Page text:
Several weeks ago, while I was waiting for a concert to begin, one of the managers of the ensemble I was covering came by and observed that I was reading Local Knowledge, a collection of essays by Clifford Geertz. Since she had studied anthropology, she wanted to know why I was reading his work. I replied that I had spent the better part of my time as a student with my head in an innumerable number of scores. As a result, whether I was attending a concert or listening to a recording, I could never get my head away from questions of fidelity to the score, without realizing that there was more to performance than decoding pages full of symbols that had nothing to do with the English language. That "more," of course, had to do with the ability to consider the performance of music as a work practice grounded in a culture no different, fundamentally, from the culture of sculptors in a particular African tribe or (the example to which I was closest) the culture of technicians who repair copy machines.
What appealed to me in Geertz' work was that he appreciated the extent to which one could appeal to the abstractions of symbols (such as those in music notation) as part of the study, as long as one did not overload the attention one paid to those symbols. Here is a passage from this "Art as a Cultural System" essay that particularly appealed to me:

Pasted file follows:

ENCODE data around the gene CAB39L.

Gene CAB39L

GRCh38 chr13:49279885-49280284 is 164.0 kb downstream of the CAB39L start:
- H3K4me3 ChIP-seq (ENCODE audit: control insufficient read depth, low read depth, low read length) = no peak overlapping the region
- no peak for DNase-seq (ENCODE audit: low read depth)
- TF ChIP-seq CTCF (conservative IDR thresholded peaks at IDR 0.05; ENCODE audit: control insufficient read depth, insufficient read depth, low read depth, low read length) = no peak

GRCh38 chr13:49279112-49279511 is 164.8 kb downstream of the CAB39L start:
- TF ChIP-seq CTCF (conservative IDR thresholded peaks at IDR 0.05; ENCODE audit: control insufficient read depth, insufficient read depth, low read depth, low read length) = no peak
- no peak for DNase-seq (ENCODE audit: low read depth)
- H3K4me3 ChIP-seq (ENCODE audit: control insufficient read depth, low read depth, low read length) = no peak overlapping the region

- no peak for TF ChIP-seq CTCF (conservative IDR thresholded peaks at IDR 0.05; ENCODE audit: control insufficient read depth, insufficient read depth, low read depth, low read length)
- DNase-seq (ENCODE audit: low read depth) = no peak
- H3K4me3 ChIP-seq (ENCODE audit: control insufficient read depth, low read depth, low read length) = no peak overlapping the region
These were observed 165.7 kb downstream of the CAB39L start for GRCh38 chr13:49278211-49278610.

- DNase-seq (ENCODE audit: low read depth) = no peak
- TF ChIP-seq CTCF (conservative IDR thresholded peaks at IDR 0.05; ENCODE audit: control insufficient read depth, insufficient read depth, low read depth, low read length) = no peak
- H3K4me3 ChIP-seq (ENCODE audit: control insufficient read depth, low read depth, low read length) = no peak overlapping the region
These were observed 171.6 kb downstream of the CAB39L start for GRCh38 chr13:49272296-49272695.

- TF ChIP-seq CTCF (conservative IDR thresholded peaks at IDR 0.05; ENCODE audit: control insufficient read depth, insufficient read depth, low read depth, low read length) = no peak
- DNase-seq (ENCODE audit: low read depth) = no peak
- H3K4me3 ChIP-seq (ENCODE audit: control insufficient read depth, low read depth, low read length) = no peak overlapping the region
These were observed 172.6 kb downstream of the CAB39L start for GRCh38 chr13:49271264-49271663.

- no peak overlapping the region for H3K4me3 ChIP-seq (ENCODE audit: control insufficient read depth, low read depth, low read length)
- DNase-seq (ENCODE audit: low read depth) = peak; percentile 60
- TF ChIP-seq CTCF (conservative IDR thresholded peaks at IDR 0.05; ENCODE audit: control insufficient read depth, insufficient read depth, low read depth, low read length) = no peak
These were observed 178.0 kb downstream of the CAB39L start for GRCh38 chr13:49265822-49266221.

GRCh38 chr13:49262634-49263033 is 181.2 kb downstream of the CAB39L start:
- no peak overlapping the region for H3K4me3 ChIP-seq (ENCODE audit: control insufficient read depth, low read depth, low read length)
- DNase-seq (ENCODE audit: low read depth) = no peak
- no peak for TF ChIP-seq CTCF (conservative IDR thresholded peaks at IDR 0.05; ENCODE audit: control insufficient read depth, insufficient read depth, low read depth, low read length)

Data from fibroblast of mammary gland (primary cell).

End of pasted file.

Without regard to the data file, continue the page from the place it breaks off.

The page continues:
To be of effective use in the study of art, semiotics must move beyond the consideration of signs as means of communication, code to be deciphered, to a consideration of them as modes of thought, idiom to be interpreted. It is not a new cryptography that we need, especially when it consists of replacing one cipher by another less intelligible, but a new diagnostics, a science that can determine the meaning of things for the life that surrounds them. It will have, of course, to be trained on signification, not pathology, and treat with ideas, not with symptoms.This idea that interpretation involves more than decoding and may even involve a frame of mind oriented towards diagnosis appealed to me when I read it, and it continues to appeal to me. It seems to be that anyone who sits in the audience during a performance of music is trying to make the experience an intelligible one. If, as I writer, I realize that this is what I am doing and if I can then translate my efforts to do so into a readable text, then I may be of assistance to others faced with that same problem of finding intelligibility. If that is the case, then I feel obliged to follow Geertz' lead, putting more attention into the "culture of making music" than into either the objective artifacts of that culture (scores and recordings) or to any intellectual effort that tries to abstract the music away from how it is made, whether it involves a mathematical analysis of a symbolic representation or the far more pedestrian ideology focused on worshiping the "greatness of a hero."